More than 1 in 3 property owners caught cheating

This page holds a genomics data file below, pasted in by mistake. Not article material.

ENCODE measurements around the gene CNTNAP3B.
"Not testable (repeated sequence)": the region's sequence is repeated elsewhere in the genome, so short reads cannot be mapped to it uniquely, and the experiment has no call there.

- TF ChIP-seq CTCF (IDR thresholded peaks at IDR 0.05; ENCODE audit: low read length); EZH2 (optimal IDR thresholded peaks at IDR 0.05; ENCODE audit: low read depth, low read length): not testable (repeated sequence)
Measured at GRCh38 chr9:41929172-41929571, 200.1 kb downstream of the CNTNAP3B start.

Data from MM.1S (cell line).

After several years of delays, the TAXIS computerized system installed in Greece’s tax offices is fully operational. This makes cross-checking of income declarations, and detecting inconsistencies or outright evasion, much easier. Soon, 329,496 property owners renting their properties will be called to account for either failing to declare any income from them (219,305) or declaring less income than stated in tenants’ income declarations (110,191). These numbers refer to incomes earned in 2001 and declared that year. There are a total of 936,520 owners who rent their properties in Greece. Thus, the TAXIS figures show, 35.18 percent of them fall afoul of the tax authorities. This does not mean that the rest declare all income they receive from tenants; there are many cases where property owners issue receipts for far less than the actual rent, with the tenants’ acquiescence. The computerization of the system has made it much easier to catch the worst offenders; five years ago, the number of confirmed cases of property owners hiding their income from tenancies was 87,869. The recent offenders will soon be invited by their local tax office to submit an additional income statement and pay a fine. In case they fail to show up, further investigation will take place and fines will be much higher; the investigation will be extended to previous years. While it took several months of checking and cross-checking to ferret out the previous year’s offenders, those owners and tenants submitting their income statements this year, for income earned in 2002, should be advised that cross-checking will be automatic. The same will be true for other tax declaration data, such as car ownership. Tax authorities will only begin cross-checking 2002 income statements for car ownership in a few days’ time. In the case of the 2003 statements, this will also be done automatically. It is not only property owners, however, who try to fool the tax authorities: It was also discovered that, of the 1,153,684 people who declared that they rented a property – either housing or commercial – 117,082 declared false owner tax register numbers. Some of these were mistakes, but others – the tax authorities didn’t say how many – were fraudulent. The latter category declared they were paying rent to earn a tax break.

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